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13th November 2018, Munich

A million components for BMW

Over the last decade, BMW has produced a million 3D-printed components and this year output from the BMW Group Additive Manufacturing Centre is expected to reach over 200,000 components — a 42% increase on last year’s total.

 “The use of components made by additive manufacturing in series production of vehicles is increasing particularly strongly at the moment,” said Dr Jens Ertel, director of the centre. “We are following the development and application of these advanced manufacturing methods very closely indeed, partly through longstanding co-operations with leading manufacturers in the field. At the same time, we are engaging in targeted technology scouting and evaluating innovative production systems.”

Over the last decade, BMW has produced a million 3D-printed components. © BMW Group

Recently the BMW Group fitted its one-millionth 3D-printed component in series production – a window guide rail for the BMW i8 Roadster. The rail took just five days to develop and was integrated into series production in Leipzig shortly afterwards. It is found in the door of the BMW i8 Roadster and allows the window to operate smoothly. The component is manufactured by HP Multi Jet Fusion technology, a high-speed method enhanced by the BMW Group in conjunction with HP and now in use in the series production of vehicles for the very first time. It can produce up to 100 window guide rails in 24 hours.

This year output from the BMW Group Additive Manufacturing Centre is expected to reach over 200,000 components. © BMW Group

The window guide rail is the second 3D-printed component in the BMW i8 Roadster. The first was the fixture for the soft-top attachment, which is also produced at the centre in Munich. Made of aluminium alloy, the metal component weighs less than the injection-moulded plastic part that is normally used but is still considerably stiffer. Its importance has already been recognised with an Altair Enlighten Award in the category for Modules this year. The accolade honours lightweight innovations in the field of subsystems and components.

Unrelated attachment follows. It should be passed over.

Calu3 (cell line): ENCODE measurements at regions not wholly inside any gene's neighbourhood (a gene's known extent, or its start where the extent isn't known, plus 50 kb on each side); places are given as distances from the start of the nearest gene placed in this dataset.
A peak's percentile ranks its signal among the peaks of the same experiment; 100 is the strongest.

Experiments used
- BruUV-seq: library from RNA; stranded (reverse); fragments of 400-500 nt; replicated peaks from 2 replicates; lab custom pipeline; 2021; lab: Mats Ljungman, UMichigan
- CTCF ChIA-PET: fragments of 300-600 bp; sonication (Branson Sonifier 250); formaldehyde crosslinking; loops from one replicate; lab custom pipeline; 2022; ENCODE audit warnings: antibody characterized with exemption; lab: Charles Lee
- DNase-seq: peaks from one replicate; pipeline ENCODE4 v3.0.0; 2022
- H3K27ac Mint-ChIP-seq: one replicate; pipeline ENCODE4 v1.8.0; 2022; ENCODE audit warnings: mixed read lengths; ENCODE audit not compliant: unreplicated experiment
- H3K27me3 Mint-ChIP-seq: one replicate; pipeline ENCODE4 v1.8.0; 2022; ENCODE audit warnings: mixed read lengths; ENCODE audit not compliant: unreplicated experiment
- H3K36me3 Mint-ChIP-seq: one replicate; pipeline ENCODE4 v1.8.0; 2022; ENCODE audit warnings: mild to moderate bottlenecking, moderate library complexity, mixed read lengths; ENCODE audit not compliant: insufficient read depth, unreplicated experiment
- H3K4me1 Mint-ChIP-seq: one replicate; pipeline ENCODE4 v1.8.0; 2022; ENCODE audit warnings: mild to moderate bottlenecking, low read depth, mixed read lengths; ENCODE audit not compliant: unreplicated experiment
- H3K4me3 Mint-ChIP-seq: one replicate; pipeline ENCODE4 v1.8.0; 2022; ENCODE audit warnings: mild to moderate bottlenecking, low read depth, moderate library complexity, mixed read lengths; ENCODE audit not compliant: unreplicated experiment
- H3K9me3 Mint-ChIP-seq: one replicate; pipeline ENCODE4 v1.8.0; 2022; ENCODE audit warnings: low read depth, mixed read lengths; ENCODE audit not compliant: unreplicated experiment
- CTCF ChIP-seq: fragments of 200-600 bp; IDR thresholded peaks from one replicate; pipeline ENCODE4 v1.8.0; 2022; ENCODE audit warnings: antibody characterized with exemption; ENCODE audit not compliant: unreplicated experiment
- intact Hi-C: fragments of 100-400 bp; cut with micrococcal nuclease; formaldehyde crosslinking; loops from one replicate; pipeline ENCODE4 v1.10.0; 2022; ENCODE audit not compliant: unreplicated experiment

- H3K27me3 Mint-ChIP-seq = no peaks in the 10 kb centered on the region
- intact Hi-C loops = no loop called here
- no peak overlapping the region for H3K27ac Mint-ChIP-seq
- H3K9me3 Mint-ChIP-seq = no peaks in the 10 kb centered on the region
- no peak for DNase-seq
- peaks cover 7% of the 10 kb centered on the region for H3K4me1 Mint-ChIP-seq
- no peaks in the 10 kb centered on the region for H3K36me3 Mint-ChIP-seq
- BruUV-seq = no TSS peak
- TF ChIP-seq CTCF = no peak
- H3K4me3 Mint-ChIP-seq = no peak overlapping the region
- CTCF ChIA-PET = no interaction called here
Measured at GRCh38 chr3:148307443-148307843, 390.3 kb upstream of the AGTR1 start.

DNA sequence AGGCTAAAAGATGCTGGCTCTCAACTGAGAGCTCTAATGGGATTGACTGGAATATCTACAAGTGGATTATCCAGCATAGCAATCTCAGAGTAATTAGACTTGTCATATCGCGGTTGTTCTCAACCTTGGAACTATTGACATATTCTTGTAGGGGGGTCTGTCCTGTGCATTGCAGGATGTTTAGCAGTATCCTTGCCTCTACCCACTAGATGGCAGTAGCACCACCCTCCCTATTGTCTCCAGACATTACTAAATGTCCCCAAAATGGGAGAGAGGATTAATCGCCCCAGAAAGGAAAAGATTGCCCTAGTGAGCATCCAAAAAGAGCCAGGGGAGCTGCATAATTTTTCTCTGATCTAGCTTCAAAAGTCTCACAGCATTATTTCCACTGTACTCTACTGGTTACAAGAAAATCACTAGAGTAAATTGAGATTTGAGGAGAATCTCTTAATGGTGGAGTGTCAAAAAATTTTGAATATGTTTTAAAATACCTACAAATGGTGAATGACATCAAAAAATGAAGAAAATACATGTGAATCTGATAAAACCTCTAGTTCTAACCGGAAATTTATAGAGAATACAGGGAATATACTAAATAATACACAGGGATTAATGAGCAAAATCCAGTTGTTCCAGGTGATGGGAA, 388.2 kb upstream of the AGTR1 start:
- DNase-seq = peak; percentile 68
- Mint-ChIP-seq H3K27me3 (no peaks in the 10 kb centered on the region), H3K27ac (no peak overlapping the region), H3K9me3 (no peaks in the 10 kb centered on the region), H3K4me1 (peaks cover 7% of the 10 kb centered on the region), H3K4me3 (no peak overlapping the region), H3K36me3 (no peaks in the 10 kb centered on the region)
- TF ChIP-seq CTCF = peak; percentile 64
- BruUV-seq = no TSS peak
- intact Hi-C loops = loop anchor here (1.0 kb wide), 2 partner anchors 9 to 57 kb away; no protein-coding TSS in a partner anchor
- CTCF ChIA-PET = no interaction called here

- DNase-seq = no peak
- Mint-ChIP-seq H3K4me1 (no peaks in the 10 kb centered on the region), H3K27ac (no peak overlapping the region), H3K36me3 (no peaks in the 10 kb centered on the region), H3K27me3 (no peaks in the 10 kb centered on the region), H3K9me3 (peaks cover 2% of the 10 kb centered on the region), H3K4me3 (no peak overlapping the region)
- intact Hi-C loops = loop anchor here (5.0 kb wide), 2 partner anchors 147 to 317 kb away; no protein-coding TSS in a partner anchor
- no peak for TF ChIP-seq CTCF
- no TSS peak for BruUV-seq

Meanwhile, the personalisation of vehicles and components by customers themselves is also becoming more and more important. With the MINI Yours Customised product initiative, customers can design selected components themselves, such as indicator inlays and dashboard trim strips. They create their designs at the online shop and the parts are then 3D-printed to specification.

Recently the BMW Group fitted its one-millionth 3D-printed component in series production. © BMW Group

For the BMW Group, additive manufacturing will be a key future production method. The company first began using plastic and metal-based processes back in 2010, initially for the production of smaller series of components, such as the water pump pulley for DTM vehicles. Further series applications followed in 2012, with various laser-sintered parts for the Rolls-Royce Phantom. Since last year, the fixtures for fibre optic guides in the Rolls-Royce Dawn have also been 3D printed, and the luxury brand today incorporates a total of ten 3 -printed components into its products.

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